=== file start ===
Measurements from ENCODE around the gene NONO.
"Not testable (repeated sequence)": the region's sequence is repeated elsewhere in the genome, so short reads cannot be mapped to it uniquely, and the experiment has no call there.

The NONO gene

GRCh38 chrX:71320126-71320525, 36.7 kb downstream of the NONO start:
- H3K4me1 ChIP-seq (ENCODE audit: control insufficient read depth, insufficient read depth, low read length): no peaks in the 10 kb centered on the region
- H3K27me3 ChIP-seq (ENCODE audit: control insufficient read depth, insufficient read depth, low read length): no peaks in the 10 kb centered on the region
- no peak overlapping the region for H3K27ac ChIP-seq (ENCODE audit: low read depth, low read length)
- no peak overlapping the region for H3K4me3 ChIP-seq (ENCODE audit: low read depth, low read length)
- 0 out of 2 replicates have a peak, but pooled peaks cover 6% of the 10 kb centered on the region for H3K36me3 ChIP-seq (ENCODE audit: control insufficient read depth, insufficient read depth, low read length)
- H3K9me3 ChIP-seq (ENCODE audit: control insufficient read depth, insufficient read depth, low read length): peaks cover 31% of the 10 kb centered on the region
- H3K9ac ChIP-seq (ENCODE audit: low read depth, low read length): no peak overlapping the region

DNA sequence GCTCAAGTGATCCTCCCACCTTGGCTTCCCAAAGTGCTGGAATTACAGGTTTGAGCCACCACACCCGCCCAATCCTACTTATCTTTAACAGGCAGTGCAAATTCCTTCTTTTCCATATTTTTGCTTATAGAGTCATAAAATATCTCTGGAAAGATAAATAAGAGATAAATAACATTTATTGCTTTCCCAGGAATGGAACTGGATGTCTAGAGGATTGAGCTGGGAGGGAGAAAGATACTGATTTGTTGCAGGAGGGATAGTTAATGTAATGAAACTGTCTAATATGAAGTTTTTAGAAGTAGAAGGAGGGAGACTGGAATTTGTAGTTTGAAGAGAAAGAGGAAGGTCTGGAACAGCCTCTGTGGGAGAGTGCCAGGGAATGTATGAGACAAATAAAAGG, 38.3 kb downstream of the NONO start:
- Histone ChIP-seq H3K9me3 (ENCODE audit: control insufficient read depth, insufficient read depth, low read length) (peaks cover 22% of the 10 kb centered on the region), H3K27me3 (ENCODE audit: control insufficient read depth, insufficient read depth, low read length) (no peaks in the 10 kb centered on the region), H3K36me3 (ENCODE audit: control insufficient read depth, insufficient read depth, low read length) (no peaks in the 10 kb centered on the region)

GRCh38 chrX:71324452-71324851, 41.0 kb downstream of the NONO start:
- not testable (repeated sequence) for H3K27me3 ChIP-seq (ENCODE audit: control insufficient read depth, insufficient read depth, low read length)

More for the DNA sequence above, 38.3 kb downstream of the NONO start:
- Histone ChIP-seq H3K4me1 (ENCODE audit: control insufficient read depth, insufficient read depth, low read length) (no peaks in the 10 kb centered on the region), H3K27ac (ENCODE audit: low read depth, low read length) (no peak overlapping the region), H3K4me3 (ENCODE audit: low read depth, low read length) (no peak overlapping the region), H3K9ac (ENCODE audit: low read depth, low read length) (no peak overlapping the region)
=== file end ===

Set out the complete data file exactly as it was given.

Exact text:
Measurements from ENCODE around the gene NONO.
"Not testable (repeated sequence)": the region's sequence is repeated elsewhere in the genome, so short reads cannot be mapped to it uniquely, and the experiment has no call there.

The NONO gene

GRCh38 chrX:71320126-71320525, 36.7 kb downstream of the NONO start:
- H3K4me1 ChIP-seq (ENCODE audit: control insufficient read depth, insufficient read depth, low read length): no peaks in the 10 kb centered on the region
- H3K27me3 ChIP-seq (ENCODE audit: control insufficient read depth, insufficient read depth, low read length): no peaks in the 10 kb centered on the region
- no peak overlapping the region for H3K27ac ChIP-seq (ENCODE audit: low read depth, low read length)
- no peak overlapping the region for H3K4me3 ChIP-seq (ENCODE audit: low read depth, low read length)
- 0 out of 2 replicates have a peak, but pooled peaks cover 6% of the 10 kb centered on the region for H3K36me3 ChIP-seq (ENCODE audit: control insufficient read depth, insufficient read depth, low read length)
- H3K9me3 ChIP-seq (ENCODE audit: control insufficient read depth, insufficient read depth, low read length): peaks cover 31% of the 10 kb centered on the region
- H3K9ac ChIP-seq (ENCODE audit: low read depth, low read length): no peak overlapping the region

DNA sequence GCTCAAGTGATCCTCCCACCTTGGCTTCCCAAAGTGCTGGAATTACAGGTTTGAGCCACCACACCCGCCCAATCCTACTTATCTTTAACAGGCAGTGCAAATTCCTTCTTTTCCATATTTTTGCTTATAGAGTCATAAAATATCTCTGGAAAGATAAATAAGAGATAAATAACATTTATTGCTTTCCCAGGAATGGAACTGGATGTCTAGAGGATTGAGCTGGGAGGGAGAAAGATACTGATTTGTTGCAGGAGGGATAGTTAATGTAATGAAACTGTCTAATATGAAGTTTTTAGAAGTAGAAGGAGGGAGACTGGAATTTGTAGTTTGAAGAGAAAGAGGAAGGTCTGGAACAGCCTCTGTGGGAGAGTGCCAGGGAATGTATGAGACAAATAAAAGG, 38.3 kb downstream of the NONO start:
- Histone ChIP-seq H3K9me3 (ENCODE audit: control insufficient read depth, insufficient read depth, low read length) (peaks cover 22% of the 10 kb centered on the region), H3K27me3 (ENCODE audit: control insufficient read depth, insufficient read depth, low read length) (no peaks in the 10 kb centered on the region), H3K36me3 (ENCODE audit: control insufficient read depth, insufficient read depth, low read length) (no peaks in the 10 kb centered on the region)

GRCh38 chrX:71324452-71324851, 41.0 kb downstream of the NONO start:
- not testable (repeated sequence) for H3K27me3 ChIP-seq (ENCODE audit: control insufficient read depth, insufficient read depth, low read length)

More for the DNA sequence above, 38.3 kb downstream of the NONO start:
- Histone ChIP-seq H3K4me1 (ENCODE audit: control insufficient read depth, insufficient read depth, low read length) (no peaks in the 10 kb centered on the region), H3K27ac (ENCODE audit: low read depth, low read length) (no peak overlapping the region), H3K4me3 (ENCODE audit: low read depth, low read length) (no peak overlapping the region), H3K9ac (ENCODE audit: low read depth, low read length) (no peak overlapping the region)